Using the Web of Science: Introduction
A major database
Web of Science (WOS) is database of fundamental importance at the international level.
- bibliographic data (references of articles, books, conference papers)
- bibliometric data (number of citations, h-index, etc.)
The bibliographic section covers all disciplines (sciences, social sciences, arts and humanities) but the fields of sciences and medicine are best represented. Data is extracted from a selection of nearly 12,000 journals, over 150,000 conferences and, since 2012, 275,000 books. The interface and data are in English but the information provided covers sources in over 45 languages.
Bibliometric indicator calculations are based on this database at the French as well as the international level. When individual or laboratory assessments are conducted or when projects are being set up, researchers use the database to collect citation data relevant to their publications.
The fact that this database offers information on cited references (references that are cited by authors at the end of their articles) and citing articles (articles that cite a reference within the WOS environment) makes this database an invaluable resource for information retrieval. To date, only one commercial database of this type is available, which is Scopus from the publisher Elsevier.
A database hosted on the Web of Knowledge platform
You can access WOS from the Web of Knowledge (WOK) platform provided your establishment has a subscription.
The subdatabases and publication years to which you will have access will depend on the terms of your organisation’s subscription contract. The highest subscription level provides access to 6 subdatabases with data going back to 1899:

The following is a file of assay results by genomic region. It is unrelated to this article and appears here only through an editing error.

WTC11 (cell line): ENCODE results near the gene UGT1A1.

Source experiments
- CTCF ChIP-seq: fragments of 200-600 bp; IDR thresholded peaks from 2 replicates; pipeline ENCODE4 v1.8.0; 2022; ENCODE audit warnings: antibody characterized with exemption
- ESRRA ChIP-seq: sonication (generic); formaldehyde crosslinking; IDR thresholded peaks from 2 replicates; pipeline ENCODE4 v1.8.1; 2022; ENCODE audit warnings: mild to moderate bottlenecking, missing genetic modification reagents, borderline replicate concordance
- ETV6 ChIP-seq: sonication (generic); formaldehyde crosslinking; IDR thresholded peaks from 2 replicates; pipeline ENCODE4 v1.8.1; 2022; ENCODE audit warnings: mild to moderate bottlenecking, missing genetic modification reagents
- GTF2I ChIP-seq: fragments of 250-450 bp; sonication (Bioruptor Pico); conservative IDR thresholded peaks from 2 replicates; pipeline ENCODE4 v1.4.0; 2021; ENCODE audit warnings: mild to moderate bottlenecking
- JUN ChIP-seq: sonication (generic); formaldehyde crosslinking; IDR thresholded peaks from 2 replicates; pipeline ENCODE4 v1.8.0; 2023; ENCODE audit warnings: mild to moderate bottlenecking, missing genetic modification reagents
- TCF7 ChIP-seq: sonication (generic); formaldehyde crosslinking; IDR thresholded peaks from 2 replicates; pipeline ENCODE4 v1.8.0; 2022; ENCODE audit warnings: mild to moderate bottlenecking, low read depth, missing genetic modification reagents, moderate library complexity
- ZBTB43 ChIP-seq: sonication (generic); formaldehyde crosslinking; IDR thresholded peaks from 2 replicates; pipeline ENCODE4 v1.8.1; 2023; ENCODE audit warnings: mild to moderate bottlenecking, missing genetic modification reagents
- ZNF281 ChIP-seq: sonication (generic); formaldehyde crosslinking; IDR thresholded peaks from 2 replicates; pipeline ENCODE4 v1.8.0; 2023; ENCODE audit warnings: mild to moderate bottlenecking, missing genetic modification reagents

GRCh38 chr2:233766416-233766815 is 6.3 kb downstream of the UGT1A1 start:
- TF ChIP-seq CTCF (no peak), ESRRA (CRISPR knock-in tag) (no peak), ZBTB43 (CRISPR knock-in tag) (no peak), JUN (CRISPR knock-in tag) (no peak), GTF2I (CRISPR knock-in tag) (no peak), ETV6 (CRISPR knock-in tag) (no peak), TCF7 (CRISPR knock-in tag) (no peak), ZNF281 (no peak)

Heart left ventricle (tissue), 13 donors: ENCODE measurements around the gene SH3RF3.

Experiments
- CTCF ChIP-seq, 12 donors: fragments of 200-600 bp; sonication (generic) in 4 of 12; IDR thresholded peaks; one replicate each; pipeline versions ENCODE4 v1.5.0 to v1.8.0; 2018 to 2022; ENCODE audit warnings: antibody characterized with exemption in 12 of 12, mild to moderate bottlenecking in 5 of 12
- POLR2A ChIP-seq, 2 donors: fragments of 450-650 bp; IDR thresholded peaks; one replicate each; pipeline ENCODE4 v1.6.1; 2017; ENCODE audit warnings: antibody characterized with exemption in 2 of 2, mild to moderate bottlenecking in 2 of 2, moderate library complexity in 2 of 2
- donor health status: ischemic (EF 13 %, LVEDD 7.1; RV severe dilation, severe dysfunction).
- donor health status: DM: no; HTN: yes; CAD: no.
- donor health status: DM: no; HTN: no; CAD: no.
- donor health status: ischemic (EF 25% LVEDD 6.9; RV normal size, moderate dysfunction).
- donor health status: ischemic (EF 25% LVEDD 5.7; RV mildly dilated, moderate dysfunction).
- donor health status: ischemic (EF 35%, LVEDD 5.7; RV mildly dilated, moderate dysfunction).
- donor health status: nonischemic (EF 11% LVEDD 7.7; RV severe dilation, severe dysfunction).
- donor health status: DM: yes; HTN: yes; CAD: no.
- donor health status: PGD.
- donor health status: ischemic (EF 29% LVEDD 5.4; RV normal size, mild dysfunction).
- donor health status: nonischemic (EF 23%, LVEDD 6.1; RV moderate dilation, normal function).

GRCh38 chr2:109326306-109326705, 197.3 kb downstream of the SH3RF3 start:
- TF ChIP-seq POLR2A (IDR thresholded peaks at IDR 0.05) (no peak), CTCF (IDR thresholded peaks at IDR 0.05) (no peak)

Science Citation Index Expanded (SCI-EXPANDED): over 8,600 journals in 150 disciplines published since 1900
Social Sciences Citation Index (SSCI): over 3,100 journals in 50 social science disciplines published since 1900
Arts & Humanities Citation Index (A&HCI): over 3,000 journals in the arts and humanities published since 1975
Conference Proceedings Citation Index-Science (CPCI-S) and Conference Proceedings Citation Index-Social Science & Humanities (CPCI-SSH), which offer a compilation of over 110,000 conference proceedings issued since 1990
Index Chemicus (IC): over 4.2 million compounds indexed since 1993
Book Citation Index–Science and Book Citation Index–Social Sciences & Humanities: over 275,000 indexed books.
Overall, Web of Science provides access to the content of a selection of nearly 12,000 journals, 150,000 conference proceedings and 275,000 books.
From ISI to Thomson Reuters
Web of Science is a service provided by Thomson Reuters. The platform was created and developed by the Institute for Scientific Information (ISI) in the 1960s. For this reason, some people still refer to WOS as the "ISI database".
Registering on the platform to benefit from the complete range of options
Tip: create yourself an account on the Thomson Reuters server. This will allow you to:
Save search histories. A search history is a series of search queries run during a work session.
Rerun search queries that you have saved.
Save alerts, be notified of new articles relevant to your topic or written by a particular expert, receive the list of articles of a journal you have selected, and keep up to date on who is citing a given article (citation alerts).
Freely access EndNote Basic, an online simplified version of the reference management software Endnote.
Be notified of the online webinars organised by Thomson Reuters.
To register, simply click on Sign in in the top toolbar then on Register and follow the instructions. You only need to register once. For subsequent visits to WOS, you will only need to enter your email address and password to log on to your account.
To cite this guide
BERTIGNAC, Catherine, FERNANDES, David. "Using the Web of Science". In UBL (Université Européenne de Bretagne). Formadoct. Rennes: UBL, 2010 (last updated on 11 July 2013). Available at: http://en.guides-formadoct.u-bretagneloire.fr//wos